Measles: Symptoms, Treatment, and Prevention

Is that measles or an innocent rash you spot? Learn more about the warning signs, causes, and treatment options for this highly contagious infection.

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Measles: What Is It?

Measles, also known as rubeola, is a highly contagious infection that affects the respiratory system and often results in a skin rash. The infection is more common among children. However, it can be contracted at any age. 

Most people with measles recover completely after treatment, but there are instances when a person can fall very ill and develop health complications. In 2003, there were over 30 million cases of measles worldwide. About half a million of these cases ended in death.  

Read on to learn more about this potentially life-threatening viral disease.

Measles Causes and Risk Factors 

Measles is caused by a virus that lives in the mucus of the nose and throat of an infected person. The virus spreads easily through direct contact with the saliva or mucus of an infected child or adult, whether through coughing, sneezing or contact with contaminated surfaces.  

Measles Symptoms and Signs 

Symptoms of measles usually start to appear 10 to 12 days after you come into contact with a contagious person. 

Early symptoms include coughing, a runny or stuffy nose, malaise, red eyes, tearing and a fever. Two to four days after these initial symptoms surface, bluish-white spots known as Koplik's spots may start to appear on the inside of your cheeks. These are accompanied, either at the same time or slightly later, by a skin rash spread across your face, neck, trunk, limbs, palms and the soles of your feet.

In some cases, the infected person’s lymph nodes may also swell. Diarrhoea, vomiting and inflammation of the eyes are also associated symptoms of measles.

Do note that a person infected with measles may not exhibit any symptoms a day or two after contracting the disease. But he or she continues to be contagious. 

Complications of Measles

Most patients recover completely from measles. However, the infection can lead to an ear infection and pneumonia in older individuals. 

In rare cases, measles may cause encephalitis — an acute inflammation of the brain — and increase the risk of seizures, epilepsy, mental disability, coma or death. In some cases, measles may also attack a person’s digestive organs, heart muscle or kidneys.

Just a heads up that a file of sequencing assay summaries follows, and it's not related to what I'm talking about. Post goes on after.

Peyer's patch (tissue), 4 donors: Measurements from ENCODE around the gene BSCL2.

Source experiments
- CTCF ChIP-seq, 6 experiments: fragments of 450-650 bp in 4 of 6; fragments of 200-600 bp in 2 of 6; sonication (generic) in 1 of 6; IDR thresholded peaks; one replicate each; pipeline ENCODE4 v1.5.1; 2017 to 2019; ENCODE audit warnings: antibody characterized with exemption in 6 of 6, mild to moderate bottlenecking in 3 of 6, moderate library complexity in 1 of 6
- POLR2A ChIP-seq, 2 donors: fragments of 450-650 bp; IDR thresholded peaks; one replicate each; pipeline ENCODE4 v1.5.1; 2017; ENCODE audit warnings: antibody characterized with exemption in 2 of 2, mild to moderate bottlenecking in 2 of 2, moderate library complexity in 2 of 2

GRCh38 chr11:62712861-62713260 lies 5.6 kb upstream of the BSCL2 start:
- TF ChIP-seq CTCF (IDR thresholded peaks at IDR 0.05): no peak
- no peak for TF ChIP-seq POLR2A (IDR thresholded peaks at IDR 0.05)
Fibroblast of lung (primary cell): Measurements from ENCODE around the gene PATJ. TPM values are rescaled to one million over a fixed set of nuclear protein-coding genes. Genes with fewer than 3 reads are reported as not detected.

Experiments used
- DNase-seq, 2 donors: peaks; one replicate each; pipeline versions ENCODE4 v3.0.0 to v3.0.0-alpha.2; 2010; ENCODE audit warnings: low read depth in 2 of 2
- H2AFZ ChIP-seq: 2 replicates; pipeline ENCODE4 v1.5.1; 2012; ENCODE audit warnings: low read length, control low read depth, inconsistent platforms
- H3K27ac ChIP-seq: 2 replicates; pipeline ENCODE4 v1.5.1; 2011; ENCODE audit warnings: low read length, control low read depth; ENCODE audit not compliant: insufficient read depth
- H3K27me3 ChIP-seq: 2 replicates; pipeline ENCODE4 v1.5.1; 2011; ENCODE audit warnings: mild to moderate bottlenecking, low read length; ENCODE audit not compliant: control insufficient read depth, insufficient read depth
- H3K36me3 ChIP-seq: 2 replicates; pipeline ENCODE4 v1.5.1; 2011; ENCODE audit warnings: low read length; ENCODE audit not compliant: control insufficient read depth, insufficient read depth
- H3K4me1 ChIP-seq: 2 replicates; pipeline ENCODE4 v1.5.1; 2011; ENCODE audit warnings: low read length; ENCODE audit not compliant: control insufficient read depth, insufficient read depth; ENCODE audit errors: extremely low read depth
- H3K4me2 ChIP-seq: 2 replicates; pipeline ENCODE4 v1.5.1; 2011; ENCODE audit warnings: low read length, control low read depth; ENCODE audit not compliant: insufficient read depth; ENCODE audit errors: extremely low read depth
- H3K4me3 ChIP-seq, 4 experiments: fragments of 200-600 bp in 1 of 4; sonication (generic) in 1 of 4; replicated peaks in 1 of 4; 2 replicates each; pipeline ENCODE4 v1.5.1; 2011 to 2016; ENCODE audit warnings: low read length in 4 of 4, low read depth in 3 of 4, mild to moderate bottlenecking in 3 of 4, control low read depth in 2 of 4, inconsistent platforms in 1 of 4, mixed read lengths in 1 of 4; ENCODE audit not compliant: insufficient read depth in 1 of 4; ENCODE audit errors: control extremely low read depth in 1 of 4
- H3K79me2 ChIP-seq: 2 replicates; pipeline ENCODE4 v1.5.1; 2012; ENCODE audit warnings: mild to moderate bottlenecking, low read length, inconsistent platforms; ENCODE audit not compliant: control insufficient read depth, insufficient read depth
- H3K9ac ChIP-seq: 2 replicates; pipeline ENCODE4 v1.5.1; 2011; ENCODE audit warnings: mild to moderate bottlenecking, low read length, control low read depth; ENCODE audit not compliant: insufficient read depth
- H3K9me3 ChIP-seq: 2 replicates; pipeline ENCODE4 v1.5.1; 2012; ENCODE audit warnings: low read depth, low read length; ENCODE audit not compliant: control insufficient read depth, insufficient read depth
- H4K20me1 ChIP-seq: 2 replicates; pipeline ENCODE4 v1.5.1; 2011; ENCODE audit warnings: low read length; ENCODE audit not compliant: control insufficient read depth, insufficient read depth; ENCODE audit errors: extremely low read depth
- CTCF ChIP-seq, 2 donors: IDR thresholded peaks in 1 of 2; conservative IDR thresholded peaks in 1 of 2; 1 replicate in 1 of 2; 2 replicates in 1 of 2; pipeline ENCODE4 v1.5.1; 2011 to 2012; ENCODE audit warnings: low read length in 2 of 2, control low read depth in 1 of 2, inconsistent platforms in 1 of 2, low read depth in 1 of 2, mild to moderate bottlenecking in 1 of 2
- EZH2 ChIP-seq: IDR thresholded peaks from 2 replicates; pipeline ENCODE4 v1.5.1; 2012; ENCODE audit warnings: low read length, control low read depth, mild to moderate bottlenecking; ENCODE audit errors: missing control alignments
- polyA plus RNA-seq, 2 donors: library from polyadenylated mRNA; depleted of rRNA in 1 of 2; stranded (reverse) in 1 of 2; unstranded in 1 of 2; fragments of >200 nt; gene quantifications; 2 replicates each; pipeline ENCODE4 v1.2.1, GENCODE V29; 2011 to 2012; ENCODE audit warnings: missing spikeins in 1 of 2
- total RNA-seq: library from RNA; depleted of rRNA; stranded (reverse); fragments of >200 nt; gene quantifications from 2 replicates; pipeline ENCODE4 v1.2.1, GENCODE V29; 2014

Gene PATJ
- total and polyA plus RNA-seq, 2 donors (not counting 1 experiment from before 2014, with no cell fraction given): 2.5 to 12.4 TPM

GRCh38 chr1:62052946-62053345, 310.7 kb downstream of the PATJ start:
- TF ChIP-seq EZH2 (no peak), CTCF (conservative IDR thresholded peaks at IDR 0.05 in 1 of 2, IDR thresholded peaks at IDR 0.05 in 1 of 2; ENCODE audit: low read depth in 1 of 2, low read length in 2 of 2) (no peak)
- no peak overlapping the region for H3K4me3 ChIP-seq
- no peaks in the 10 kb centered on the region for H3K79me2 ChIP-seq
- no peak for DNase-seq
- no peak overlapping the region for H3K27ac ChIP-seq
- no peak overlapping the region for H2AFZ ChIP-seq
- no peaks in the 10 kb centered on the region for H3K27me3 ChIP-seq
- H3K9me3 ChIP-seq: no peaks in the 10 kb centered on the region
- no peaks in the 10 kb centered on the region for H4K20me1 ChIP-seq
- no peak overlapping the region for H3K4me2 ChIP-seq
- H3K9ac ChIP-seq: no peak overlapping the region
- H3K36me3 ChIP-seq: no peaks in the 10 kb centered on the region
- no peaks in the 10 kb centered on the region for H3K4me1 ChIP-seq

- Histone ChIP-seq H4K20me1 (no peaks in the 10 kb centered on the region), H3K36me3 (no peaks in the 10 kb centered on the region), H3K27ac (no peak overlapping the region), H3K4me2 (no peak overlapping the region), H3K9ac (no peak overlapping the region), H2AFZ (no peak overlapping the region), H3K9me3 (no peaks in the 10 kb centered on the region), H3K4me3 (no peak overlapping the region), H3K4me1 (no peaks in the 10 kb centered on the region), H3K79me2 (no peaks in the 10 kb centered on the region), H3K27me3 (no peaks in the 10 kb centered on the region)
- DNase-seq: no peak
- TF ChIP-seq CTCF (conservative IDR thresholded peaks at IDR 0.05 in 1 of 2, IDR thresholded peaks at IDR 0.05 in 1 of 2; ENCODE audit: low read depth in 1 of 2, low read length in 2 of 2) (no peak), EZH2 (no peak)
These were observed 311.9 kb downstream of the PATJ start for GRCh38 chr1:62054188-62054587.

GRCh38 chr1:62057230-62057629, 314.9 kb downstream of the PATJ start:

Spotting Measles

Doctors can usually diagnose measles through a physical examination and assessment of your symptoms, which should include Koplik’s spots and a red skin rash. If necessary, a blood test can also be conducted to determine if the rash on your skin is a symptom of measles. 

Measles Treatment Methods

There is no specific treatment for a measles infection. However, doctors can prescribe treatments to relieve symptoms such as a fever, cough or rash discomfort. Antibiotics may also be given to patients who have developed bacterial pneumonia or otitis media — an inflammatory disease of the ear.

Be sure to steer clear of aspirin if your child has measles as it could increase his or her risk of developing Reye’s syndrome, a rare but serious condition that causes swelling in the liver and brain.

Self-care

The following measures may help speed up your recovery from measles:
​Get plenty of rest and avoid exerting stress on your body  
Keep yourself hydrated with water and fruit juice to replace fluids lost during a fever
Boost your immune system by eating more fruit and vegetables
Take care of your eyes. Some people with measles are very sensitive to bright light. Dim the lights at home or wear sunglasses if it is too bright outdoors

Measles Prevention Methods

You can protect yourself from measles by getting the MMR vaccine, which prevents measles, mumps and rubella. In Singapore, children require two doses of the MMR vaccine. The first dose of MMR is given at 12 months of age and the second dose is given between 15 to 18 months of age.

Women who are planning a pregnancy should ensure that they are adequately immunised against measles and other contagious diseases that may affect their unborn child.

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Measles: Symptoms, Treatment, and Prevention

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